Tuesday, August 25, 2015

Opinion: Respect the Mythology

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As we get closer to the release of Star Wars: Episode VII The Force Awakens, the promotional machine for the film seems to have hit a minor snag.  Much of the promotion up until this point has been a combination of excitement about the future of Star Wars and nostalgia for the Original Trilogy.  The unfortunate thing about the Original Trilogy nostalgia, is that it has caused some fans to read between the lines and interpret it, not incorrectly, as an attempt to distance the franchise from the prequel trilogy.

To inspire debate amongst Star Wars fans, one merely needs to share their thoughts on the prequel trilogy.  While public perception would have you believe that Star Wars Episodes I-III are universally hated by fans, this is categorically not true.  There is a growing movement of fans, many of whom grew up with the prequels, who want it to be known that Star Wars fans don't hate the prequels.  There are many of us who want to see them held up with the Original Trilogy as key parts of the Star Wars saga.

The fear among prequel fans is that Lucasfilm will throw the prequels under the bus in order to "bring back" fans who were disillusioned when Episodes I-III did not turn out the way they wanted them to be.  The recent focus on "practical effects" during San Diego Comic Con  was interpreted by many as the team behind The Force Awakens attempting to separate the new films from the prequels. 

And this fear spreads beyond the marketing, especially when members of the creative team reveal their less than kind thoughts about the prequel trilogy.  Uproars have been caused when people like Gary Whitta, the first writer of  2016's Rogue One: A Star Wars Story, or Chuck Wendig, author of the upcoming novel Star Wars: Aftermath, reveal their less than kind views on the prequels.  The most recent uproar came when JJ Abrams revealed that Simon Pegg, a world renowned prequel hater, had helped him on the script for The Force Awakens.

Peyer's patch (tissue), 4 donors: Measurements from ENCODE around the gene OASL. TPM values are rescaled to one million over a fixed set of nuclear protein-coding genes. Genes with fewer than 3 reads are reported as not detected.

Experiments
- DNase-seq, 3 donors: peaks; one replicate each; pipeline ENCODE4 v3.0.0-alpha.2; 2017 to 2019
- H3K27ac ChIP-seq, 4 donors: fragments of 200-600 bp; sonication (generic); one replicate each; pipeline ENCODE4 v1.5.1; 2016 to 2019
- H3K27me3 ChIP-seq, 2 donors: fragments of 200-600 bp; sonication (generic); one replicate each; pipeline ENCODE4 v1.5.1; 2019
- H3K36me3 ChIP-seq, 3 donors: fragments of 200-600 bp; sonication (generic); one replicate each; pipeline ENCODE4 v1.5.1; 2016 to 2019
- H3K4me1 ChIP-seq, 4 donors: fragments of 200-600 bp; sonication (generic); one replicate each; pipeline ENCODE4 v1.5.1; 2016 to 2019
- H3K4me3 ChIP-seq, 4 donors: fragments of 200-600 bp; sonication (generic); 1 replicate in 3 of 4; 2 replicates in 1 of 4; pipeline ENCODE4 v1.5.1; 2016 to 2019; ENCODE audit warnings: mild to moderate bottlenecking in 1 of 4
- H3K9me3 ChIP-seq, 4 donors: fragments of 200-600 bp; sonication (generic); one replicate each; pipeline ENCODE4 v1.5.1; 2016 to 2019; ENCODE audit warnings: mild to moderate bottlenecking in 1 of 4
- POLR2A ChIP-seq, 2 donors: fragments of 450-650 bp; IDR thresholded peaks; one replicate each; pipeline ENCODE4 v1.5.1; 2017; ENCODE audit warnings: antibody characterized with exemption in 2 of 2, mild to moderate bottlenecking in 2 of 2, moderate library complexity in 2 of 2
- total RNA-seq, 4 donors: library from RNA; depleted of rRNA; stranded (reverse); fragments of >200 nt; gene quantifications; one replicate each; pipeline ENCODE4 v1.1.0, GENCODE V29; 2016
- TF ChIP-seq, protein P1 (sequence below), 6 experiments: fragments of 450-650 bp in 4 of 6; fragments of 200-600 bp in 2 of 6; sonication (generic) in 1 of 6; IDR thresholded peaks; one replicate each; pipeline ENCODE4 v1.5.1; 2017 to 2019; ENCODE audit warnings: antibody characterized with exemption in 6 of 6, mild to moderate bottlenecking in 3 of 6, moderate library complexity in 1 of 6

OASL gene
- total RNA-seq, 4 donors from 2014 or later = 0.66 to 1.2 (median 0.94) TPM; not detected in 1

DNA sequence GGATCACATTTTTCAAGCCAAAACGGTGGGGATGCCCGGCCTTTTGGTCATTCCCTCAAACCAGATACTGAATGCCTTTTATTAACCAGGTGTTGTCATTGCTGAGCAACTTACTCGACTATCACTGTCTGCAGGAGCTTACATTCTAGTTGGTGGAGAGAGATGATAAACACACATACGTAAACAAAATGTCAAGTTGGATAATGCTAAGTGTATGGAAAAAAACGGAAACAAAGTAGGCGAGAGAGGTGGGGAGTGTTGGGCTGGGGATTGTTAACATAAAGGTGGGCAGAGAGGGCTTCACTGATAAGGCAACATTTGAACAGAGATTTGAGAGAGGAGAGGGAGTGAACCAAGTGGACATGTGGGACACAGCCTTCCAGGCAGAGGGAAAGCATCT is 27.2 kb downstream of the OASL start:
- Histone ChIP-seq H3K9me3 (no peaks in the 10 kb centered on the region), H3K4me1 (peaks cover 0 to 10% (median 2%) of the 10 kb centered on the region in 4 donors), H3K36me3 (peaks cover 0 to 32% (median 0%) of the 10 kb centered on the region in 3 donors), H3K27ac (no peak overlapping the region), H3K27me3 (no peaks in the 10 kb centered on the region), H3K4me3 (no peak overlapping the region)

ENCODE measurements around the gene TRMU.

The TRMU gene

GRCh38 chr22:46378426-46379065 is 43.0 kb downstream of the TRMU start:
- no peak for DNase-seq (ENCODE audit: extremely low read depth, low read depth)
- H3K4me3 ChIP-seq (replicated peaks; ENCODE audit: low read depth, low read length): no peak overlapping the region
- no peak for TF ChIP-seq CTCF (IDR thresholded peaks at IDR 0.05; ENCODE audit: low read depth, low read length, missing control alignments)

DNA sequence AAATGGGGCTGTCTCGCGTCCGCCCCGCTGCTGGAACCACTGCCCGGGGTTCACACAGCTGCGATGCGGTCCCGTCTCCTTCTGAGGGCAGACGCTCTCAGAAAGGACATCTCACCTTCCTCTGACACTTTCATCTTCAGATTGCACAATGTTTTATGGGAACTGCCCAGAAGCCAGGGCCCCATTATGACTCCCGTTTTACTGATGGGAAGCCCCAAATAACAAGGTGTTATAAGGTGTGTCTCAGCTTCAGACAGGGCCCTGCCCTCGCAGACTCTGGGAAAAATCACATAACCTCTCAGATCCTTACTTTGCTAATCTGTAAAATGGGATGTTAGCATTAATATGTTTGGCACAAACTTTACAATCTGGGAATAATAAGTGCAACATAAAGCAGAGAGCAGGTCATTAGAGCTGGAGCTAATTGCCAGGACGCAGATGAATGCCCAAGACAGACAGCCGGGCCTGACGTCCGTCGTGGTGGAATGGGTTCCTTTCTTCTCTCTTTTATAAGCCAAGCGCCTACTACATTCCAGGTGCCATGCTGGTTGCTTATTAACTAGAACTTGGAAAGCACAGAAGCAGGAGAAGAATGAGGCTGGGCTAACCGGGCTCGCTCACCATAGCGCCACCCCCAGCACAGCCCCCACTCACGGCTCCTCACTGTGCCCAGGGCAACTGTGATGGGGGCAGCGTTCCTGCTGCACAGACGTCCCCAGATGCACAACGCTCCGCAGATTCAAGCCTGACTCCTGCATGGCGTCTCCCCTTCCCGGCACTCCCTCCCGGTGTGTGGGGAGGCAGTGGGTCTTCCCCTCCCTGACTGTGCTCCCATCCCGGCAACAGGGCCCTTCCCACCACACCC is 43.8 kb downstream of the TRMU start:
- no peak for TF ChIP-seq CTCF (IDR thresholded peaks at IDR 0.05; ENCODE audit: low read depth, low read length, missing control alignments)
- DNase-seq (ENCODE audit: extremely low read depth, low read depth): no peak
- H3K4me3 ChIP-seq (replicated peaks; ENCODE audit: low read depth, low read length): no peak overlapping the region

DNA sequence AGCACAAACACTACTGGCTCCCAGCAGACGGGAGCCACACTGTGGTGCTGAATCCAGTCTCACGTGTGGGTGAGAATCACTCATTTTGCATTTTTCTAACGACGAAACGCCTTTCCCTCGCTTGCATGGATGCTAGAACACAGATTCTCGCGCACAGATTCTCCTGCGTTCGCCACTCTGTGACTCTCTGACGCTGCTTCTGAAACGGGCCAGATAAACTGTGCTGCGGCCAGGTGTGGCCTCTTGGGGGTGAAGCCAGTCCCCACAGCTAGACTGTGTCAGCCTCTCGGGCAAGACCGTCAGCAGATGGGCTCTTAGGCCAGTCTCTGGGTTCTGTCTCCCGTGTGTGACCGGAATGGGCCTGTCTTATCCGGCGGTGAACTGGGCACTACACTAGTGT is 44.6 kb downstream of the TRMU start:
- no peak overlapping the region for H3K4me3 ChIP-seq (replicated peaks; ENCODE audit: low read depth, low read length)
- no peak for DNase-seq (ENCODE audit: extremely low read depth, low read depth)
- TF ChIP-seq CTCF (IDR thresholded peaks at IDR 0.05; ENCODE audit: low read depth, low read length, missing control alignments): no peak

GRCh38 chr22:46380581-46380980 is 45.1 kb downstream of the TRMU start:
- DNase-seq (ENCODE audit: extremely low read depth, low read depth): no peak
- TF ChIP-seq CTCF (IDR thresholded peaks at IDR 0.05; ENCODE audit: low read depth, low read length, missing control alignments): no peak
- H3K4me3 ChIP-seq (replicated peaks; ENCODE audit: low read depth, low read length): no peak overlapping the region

(Side bar: I'm not saying that Simon Pegg, or anyone else who doesn't like the prequels is not a Star Wars fan.  They are.  As long as you love something Star Wars, even if it's not the same part of Star Wars that I love, you are a Star Wars fan and don't ever let anyone tell you otherwise.  When it comes to Simon Pegg, I just wish he didn't go out of his way to bash the prequels and instead focused on the parts he loved.  Would that be too much to ask?  There's enough negativity in Star Wars fandom without celebrities like Pegg adding fuel to the fire.  Can't we focus on the parts we love?  Isn't that the point of fandom?  I know it may not seem that way yet, but that's the whole point of the piece.  Bear with me, we're getting there).

I'll be the first to admit that I got caught up in the negative reactions when Gary Whitta's true feelings about the prequels were first revealed.  I even went as far as to suggest that he was unfit to write a Star Wars film.  I was upset, I felt that Lucasfilm had betrayed me and my love for movies that I had been defending for years.  And then it happened again, with Chuck Wendig, and Chris Weitz, and now Simon Pegg.  And I realized something, I don't care.